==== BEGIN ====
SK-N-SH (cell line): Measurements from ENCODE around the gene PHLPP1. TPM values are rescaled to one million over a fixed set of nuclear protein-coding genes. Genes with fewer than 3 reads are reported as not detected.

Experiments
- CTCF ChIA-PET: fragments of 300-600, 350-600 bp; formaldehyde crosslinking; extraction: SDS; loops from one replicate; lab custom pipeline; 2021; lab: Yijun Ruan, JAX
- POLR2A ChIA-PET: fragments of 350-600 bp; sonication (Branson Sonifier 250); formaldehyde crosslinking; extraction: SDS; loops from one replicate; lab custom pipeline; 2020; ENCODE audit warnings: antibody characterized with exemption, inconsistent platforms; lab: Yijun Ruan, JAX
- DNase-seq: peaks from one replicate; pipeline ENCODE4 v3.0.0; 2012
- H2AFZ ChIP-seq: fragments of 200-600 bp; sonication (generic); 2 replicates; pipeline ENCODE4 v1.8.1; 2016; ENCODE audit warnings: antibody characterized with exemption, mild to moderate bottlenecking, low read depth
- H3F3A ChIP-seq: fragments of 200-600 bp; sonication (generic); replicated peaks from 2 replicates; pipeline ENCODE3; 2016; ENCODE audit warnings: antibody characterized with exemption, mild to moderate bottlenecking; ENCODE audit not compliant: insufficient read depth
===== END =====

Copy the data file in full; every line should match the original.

SK-N-SH (cell line): Measurements from ENCODE around the gene PHLPP1. TPM values are rescaled to one million over a fixed set of nuclear protein-coding genes. Genes with fewer than 3 reads are reported as not detected.

Experiments
- CTCF ChIA-PET: fragments of 300-600, 350-600 bp; formaldehyde crosslinking; extraction: SDS; loops from one replicate; lab custom pipeline; 2021; lab: Yijun Ruan, JAX
- POLR2A ChIA-PET: fragments of 350-600 bp; sonication (Branson Sonifier 250); formaldehyde crosslinking; extraction: SDS; loops from one replicate; lab custom pipeline; 2020; ENCODE audit warnings: antibody characterized with exemption, inconsistent platforms; lab: Yijun Ruan, JAX
- DNase-seq: peaks from one replicate; pipeline ENCODE4 v3.0.0; 2012
- H2AFZ ChIP-seq: fragments of 200-600 bp; sonication (generic); 2 replicates; pipeline ENCODE4 v1.8.1; 2016; ENCODE audit warnings: antibody characterized with exemption, mild to moderate bottlenecking, low read depth
- H3F3A ChIP-seq: fragments of 200-600 bp; sonication (generic); replicated peaks from 2 replicates; pipeline ENCODE3; 2016; ENCODE audit warnings: antibody characterized with exemption, mild to moderate bottlenecking; ENCODE audit not compliant: insufficient read depth